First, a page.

Dining Out: Where America eats

Our biggest-ever subscriber survey about restaurant chains dishes up which ones


(Consumer Reports)---Eating out isn’t just for special occasions anymore: It’s now the American way of life. We’ll spend an estimated $720 billion at restaurants this year, up 19 percent from 2012. That breaks down to $1.97 billion per day—or roughly $2,222 per year for every man, woman, and child in the U.S. It’s almost half of every food dollar we spend.

A lot of those dollars—$262 billion, in fact—are going to fast-food emporiums such as McDonald’s and Burger King. But Americans are also spending $206 billion at restaurants with table service such as California Pizza Kitchen, Chili’s, Red Lobster, and Waffle House, among many others. Our new survey findings represent the largest sit-down restaurant ratings ever reported by the Consumer Reports National Research Center, reflecting the experiences of 68,950 subscribers who frequented a record 238 restaurant chains and had 170,838 meals.

Overall, our survey surfaces praise­worthy options for almost every palate and budget, from informal homestyle family restaurants in the coffee-shop class, such as Elmer’s, to sophisticated white-tablecloth dinner houses, such as Mastro’s (“Proper Attire is Required”).

Although megachains like our five most frequented—Applebee’s, Olive Garden, The Cheesecake Factory, Cracker Barrel Old Country Store, and IHOP—are well-­represented, this year is notable for 141 newcomers to our survey, making a strong showing in ethnic and organic foods. New favorites run the gamut: all-natural, organic Bareburger; made-from-scratch Lazy Dog Restaurant & Bar; and Cooper’s Hawk Winery & Restaurants, where the menu is planned to pair with the company’s wines. Others that were once only local hits, such as Chuy’s, a Tex-Mex chain from Austin, Texas, have expanded geographically. Indeed, reflecting America’s broadening tastes, our new ratings cover 11 cuisine categories and contain our most eclectic mix of flavor profiles to date, including Japanese barbecue (Gyu-Kaku), Irish specialties (Fadó Irish Pub), tapas (Barcelona Wine Bar), and Cajun cuisine (Razzoo’s Cajun Cafe), among many others.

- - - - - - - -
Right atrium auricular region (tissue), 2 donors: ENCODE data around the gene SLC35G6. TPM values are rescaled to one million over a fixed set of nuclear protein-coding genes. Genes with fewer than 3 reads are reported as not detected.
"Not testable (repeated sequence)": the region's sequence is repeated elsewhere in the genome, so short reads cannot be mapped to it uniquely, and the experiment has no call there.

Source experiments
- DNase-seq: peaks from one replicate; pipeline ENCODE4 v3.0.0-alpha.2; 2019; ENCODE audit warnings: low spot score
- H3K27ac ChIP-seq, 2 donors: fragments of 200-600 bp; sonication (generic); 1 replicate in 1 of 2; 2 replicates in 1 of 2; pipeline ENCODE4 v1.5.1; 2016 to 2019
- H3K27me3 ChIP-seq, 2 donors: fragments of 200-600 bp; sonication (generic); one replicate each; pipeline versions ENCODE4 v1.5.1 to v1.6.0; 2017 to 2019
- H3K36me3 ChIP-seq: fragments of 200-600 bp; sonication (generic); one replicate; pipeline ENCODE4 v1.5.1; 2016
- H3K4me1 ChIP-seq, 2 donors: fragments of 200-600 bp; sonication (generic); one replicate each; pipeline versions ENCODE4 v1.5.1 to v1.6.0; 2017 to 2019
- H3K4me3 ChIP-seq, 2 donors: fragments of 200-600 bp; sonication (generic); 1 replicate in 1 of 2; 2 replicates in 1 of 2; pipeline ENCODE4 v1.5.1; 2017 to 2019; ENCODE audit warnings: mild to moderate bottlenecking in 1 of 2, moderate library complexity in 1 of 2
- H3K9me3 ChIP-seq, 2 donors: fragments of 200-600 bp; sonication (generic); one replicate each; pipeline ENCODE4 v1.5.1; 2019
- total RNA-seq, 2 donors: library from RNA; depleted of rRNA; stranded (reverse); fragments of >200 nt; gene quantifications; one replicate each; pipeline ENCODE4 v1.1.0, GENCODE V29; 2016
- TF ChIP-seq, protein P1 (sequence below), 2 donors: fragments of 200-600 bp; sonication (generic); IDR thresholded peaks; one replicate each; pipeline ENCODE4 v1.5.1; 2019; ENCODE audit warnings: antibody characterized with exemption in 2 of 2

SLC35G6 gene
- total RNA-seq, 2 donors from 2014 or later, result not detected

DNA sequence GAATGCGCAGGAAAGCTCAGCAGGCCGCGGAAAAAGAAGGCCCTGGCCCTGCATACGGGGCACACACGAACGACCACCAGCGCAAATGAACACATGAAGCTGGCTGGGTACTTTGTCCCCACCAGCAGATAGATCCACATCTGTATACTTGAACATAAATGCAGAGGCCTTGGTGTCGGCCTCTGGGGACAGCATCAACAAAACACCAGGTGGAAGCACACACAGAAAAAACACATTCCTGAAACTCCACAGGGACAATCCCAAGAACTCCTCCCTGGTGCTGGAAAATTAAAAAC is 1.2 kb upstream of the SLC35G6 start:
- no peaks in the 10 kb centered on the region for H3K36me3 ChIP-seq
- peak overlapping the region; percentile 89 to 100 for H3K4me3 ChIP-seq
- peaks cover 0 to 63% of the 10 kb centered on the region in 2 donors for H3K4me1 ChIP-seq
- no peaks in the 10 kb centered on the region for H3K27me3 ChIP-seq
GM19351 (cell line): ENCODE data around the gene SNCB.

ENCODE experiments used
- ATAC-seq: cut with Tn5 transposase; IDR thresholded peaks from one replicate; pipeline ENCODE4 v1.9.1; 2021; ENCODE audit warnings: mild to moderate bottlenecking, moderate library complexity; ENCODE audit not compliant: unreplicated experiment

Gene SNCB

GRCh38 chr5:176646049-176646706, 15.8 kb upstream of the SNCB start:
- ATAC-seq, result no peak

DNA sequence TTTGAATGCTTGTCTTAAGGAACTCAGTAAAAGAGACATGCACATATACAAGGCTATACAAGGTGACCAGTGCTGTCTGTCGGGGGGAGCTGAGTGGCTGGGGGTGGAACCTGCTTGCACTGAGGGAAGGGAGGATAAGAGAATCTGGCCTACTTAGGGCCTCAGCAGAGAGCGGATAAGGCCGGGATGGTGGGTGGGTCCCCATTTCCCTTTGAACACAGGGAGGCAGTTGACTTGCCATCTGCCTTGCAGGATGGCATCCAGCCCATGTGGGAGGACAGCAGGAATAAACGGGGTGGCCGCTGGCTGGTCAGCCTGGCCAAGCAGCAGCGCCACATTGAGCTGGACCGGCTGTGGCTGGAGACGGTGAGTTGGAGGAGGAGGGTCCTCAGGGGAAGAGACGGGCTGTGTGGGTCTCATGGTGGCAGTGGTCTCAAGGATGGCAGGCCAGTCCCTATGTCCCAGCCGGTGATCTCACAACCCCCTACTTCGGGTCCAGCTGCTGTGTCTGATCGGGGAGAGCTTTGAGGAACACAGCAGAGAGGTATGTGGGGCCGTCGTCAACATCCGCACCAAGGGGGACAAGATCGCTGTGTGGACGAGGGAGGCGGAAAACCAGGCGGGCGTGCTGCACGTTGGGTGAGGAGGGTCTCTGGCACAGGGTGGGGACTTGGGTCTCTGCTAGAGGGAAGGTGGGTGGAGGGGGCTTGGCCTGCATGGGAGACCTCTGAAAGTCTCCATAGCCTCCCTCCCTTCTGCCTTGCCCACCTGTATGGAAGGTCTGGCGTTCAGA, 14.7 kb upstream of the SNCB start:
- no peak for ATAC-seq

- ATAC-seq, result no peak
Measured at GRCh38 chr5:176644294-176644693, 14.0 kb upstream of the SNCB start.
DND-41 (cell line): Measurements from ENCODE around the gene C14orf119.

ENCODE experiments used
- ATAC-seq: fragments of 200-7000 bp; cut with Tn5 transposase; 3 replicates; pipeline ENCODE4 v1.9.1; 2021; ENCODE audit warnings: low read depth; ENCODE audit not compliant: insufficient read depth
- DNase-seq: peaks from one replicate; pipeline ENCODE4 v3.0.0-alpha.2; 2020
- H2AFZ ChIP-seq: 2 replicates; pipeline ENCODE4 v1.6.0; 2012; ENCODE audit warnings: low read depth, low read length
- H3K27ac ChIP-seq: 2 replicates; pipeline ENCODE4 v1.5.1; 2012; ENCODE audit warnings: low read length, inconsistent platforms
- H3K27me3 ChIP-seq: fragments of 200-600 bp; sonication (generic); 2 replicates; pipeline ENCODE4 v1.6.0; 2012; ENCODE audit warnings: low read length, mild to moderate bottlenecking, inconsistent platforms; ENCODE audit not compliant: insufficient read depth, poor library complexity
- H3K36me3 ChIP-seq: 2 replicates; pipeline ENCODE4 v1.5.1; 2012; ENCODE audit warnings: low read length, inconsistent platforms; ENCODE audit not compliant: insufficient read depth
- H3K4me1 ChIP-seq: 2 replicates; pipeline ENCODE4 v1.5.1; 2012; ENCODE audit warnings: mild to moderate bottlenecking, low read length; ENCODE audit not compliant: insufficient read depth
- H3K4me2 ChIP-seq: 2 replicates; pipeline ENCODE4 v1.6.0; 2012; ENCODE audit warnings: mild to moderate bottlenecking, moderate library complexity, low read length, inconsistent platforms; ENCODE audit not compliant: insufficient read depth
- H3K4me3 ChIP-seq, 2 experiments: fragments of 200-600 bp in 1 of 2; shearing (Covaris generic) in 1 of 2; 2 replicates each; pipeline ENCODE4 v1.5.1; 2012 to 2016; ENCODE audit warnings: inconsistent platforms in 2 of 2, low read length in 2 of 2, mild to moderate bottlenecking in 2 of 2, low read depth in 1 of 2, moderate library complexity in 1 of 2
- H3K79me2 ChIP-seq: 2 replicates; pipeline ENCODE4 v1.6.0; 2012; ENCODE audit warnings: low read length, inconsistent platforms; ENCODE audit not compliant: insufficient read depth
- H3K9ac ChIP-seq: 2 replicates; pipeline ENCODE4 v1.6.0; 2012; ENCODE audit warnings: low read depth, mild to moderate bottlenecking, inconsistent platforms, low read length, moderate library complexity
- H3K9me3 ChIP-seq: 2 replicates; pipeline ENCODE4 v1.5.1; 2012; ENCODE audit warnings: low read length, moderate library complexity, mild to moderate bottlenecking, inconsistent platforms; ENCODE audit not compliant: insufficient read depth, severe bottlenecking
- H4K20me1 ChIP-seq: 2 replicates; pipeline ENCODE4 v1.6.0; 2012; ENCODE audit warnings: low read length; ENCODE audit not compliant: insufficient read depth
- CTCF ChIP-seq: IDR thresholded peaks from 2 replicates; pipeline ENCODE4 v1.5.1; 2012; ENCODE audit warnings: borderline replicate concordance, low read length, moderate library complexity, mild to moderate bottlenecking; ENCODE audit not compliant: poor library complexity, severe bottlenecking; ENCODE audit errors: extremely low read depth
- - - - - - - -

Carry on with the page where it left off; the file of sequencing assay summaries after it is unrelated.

Respondents also enjoyed eateries that rely on different themes and atmospheres. Jimmy Buffett’s Margaritaville pays homage to the island lifestyle that the singer captures in his music. Buca di Beppo, loosely translated as “Joe’s basement,” serves “immigrant” food in a kitschy vintage atmosphere where the walls are covered with photos of ethnic icons including Joe DiMaggio and Sophia Loren while classics by Frank Sinatra and Dean Martin play in the background. Other chains work a more sophisticated ambience. Case in point: Chart House, known for seafood served in historic buildings such as the John Hancock counting house in Boston or in buildings with spectacular settings such as a bird’s-eye view of the Ohio River and Cincinnati skyline.

Check our restaurant ratings and buying guide to get all the details from the Consumer Reports National Research Center's exclusive survey of 68,950 subscribers reporting on 170,838 restaurant visits.

As we’ve found in the past, many newbies to our survey raised the bar, and not just in terms of dining experience. Some category leaders reveal just how diverse American tastes have become:

Hillstone, our overall top-scoring chain, features unique artwork and dishes made with local ingredients at each spot.

Seasons 52, a casually sophisticated eatery and wine bar known for seasonally inspired menus.

The Counter, a high-end build-your-own-burger (organic bison, vegan veggie, crab, and more) chain featuring premium cheeses, sauces, and toppings.

Primanti Bros., a Pittsburgh-area institution known for its giant signature sandwiches stuffed with french fries.

Rudy’s Country Store and Bar-B-Q, originally a combination gas station, garage, and grocery store in Texas. The company added a barbecue pit to the operation in 1989.

Tommy Bahama Restaurant & Bar, a culinary spinoff of the islands-inspired lifestyle and clothing brand.

Ultimately, though, survey respondents told us that nothing matters more in their choice of a restaurant than the quality of the food. But our scores show that just 20 chains served truly inspired fare, and 30 received a below-average rating.

We also saw that, to attract and keep more customers, food establishments are trying to evolve. In particular, we found four major trends that are shaping today’s chain-restaurant landscape.